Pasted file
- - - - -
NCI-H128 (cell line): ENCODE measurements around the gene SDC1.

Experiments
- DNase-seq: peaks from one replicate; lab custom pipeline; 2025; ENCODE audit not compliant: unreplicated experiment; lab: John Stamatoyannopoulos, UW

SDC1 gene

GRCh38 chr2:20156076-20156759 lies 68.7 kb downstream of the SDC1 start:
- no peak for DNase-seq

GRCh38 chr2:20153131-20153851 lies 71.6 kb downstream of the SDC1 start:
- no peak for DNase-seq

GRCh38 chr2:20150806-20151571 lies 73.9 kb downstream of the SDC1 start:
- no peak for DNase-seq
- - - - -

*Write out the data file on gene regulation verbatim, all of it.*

NCI-H128 (cell line): ENCODE measurements around the gene SDC1.

Experiments
- DNase-seq: peaks from one replicate; lab custom pipeline; 2025; ENCODE audit not compliant: unreplicated experiment; lab: John Stamatoyannopoulos, UW

SDC1 gene

GRCh38 chr2:20156076-20156759 lies 68.7 kb downstream of the SDC1 start:
- no peak for DNase-seq

GRCh38 chr2:20153131-20153851 lies 71.6 kb downstream of the SDC1 start:
- no peak for DNase-seq

GRCh38 chr2:20150806-20151571 lies 73.9 kb downstream of the SDC1 start:
- no peak for DNase-seq